The Rev. Zachary Pope, minister of the Greater Lansing Church of Christ at 310 N. Hagadorn Road, said his church has some members who like the virtual service and haven’t come back in-person.
“When we resumed our in-person worship, we see the value and need of an in-person option,” Pope said. “But we have some that still value virtual. Our church has got to adapt as our society and culture does.“
Church leaders worried about finances during COVID, but parishioners were generous.
The pandemic also caused clergy to worry that financial support would dry up.
“We were very afraid of that,” said the Rev. Curt Dwyer, lead pastor of Martin Luther Chapel at 444 Abbot Road. “And we had long conversations back in April, May, June 2020 that we were afraid that all of a sudden we would be really short of cash. And I was pleasantly surprised just how faithful our congregation was in continuing their gifts. Many of our folks had already set up electronic donations, but others literally started mailing in a check each month. We didn’t face immediate financial catastrophe like we thought we were going to.”
“Everyone surprised me,” said the Rev. Dr. Shawnthea Monroe, pastor of The Peoples Church at 200 W. Grand River Ave. “People were incredibly generous during the pandemic. We actually experienced, in terms of our normal giving, above and beyond. I want to say it was like 10 to 15 percent above. People saw that it was sort of an emergency time.”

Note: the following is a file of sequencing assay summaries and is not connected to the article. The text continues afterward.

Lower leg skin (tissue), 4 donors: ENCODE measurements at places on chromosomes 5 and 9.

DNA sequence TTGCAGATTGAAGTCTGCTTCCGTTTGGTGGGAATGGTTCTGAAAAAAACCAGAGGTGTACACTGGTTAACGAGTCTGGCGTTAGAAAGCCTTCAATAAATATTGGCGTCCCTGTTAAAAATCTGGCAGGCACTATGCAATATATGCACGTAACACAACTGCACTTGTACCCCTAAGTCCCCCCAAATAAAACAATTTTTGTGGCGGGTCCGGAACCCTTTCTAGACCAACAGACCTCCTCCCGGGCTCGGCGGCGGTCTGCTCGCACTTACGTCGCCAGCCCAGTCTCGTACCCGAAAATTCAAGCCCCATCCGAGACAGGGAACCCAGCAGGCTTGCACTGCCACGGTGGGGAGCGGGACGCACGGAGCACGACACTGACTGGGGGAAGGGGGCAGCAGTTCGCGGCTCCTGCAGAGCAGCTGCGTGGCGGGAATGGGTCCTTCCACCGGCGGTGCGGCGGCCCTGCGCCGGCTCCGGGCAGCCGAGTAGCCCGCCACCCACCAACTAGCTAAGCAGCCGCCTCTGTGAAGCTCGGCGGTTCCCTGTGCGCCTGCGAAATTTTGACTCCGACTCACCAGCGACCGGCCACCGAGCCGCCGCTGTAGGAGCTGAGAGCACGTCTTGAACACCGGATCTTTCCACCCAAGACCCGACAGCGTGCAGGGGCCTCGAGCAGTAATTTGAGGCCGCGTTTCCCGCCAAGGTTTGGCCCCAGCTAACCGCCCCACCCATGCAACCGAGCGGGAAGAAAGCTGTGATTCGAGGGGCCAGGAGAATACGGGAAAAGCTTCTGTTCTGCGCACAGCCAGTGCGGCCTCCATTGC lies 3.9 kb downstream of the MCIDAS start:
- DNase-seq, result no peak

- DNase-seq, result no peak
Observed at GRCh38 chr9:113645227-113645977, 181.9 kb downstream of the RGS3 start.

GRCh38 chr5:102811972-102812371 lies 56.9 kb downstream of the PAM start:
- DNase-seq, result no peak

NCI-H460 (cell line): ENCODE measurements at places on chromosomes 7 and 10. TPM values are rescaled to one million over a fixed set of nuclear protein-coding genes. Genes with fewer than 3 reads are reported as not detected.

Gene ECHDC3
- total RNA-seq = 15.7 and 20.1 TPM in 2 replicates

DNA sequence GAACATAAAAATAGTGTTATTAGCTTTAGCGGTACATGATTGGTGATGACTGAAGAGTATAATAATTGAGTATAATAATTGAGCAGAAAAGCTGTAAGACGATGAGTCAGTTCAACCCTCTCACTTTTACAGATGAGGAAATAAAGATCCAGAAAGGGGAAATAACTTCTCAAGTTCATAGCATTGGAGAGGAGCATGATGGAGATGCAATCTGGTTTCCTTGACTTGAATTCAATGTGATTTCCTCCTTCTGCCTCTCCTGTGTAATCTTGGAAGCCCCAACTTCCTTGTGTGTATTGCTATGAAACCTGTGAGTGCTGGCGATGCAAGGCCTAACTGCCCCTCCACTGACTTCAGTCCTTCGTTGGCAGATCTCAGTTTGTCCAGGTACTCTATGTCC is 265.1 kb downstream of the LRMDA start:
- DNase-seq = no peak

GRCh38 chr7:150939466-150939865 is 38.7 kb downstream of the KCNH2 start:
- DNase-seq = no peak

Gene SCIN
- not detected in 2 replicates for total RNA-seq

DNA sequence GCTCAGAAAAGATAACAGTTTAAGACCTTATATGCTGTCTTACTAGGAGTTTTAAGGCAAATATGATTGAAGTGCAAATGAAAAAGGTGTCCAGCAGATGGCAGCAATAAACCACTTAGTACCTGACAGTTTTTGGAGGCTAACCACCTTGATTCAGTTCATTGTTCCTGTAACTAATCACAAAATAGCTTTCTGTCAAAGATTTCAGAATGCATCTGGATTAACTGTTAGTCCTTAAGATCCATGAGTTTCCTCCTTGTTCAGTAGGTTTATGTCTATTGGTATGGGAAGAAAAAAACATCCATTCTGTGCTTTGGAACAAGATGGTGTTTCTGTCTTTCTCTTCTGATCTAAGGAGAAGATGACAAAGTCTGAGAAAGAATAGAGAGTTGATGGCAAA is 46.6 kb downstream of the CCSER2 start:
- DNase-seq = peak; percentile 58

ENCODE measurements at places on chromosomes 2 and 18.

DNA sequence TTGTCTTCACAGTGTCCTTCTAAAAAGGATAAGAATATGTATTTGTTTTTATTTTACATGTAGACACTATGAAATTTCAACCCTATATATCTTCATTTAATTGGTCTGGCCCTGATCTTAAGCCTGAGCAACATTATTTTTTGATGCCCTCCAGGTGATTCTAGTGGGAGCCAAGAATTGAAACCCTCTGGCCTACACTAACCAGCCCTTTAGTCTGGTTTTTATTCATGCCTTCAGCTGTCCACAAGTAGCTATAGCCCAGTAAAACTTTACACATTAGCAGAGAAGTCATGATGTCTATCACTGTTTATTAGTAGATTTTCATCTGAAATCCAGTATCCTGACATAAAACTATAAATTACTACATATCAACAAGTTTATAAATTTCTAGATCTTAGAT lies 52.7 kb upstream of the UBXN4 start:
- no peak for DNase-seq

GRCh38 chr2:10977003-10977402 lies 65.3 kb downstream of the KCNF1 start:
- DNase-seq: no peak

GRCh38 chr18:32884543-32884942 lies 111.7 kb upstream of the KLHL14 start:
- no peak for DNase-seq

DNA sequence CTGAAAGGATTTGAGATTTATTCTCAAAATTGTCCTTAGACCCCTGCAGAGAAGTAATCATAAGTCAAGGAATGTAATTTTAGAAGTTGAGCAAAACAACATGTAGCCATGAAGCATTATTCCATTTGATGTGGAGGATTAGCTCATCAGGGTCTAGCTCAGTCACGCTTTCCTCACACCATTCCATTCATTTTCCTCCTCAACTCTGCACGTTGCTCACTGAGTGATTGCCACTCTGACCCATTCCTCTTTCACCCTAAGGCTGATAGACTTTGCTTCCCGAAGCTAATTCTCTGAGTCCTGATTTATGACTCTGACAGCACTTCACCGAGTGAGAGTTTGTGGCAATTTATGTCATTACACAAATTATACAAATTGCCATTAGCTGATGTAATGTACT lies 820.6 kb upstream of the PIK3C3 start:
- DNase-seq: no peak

East Lansing faith leaders agree Sunday morning worship is no longer sacrosanct.
The Atlantic articles also paint the picture of the modern American 30-something as being dominated by career ambitions and commitments to family. Nearly all the East Lansing ministers ELi spoke with found the description familiar.
“People just feel so over-programmed and so demanded for time that church is what ends up going,” said the Rev. Bryan Schneider-Thomas, interim pastor of University Lutheran Church at 1020 S. Harrison Road. “I think the example the author gave is spot on. You’ve been going to church but life is so busy that when a friend reaches out to reconnect, the only time available is Sunday morning. So you go and you miss a few times and it just becomes easier to stop going.”
Monroe said the schedule for Americans these days is no longer built around a Christian worship calendar.
“Sunday mornings are no longer sacrosanct,” she said. “There are soccer practices and hockey games at 8 a.m. on a Sunday morning. I’m sorry that we have surrendered making time for a robust faith life, whatever faith that is. But that’s the reality.”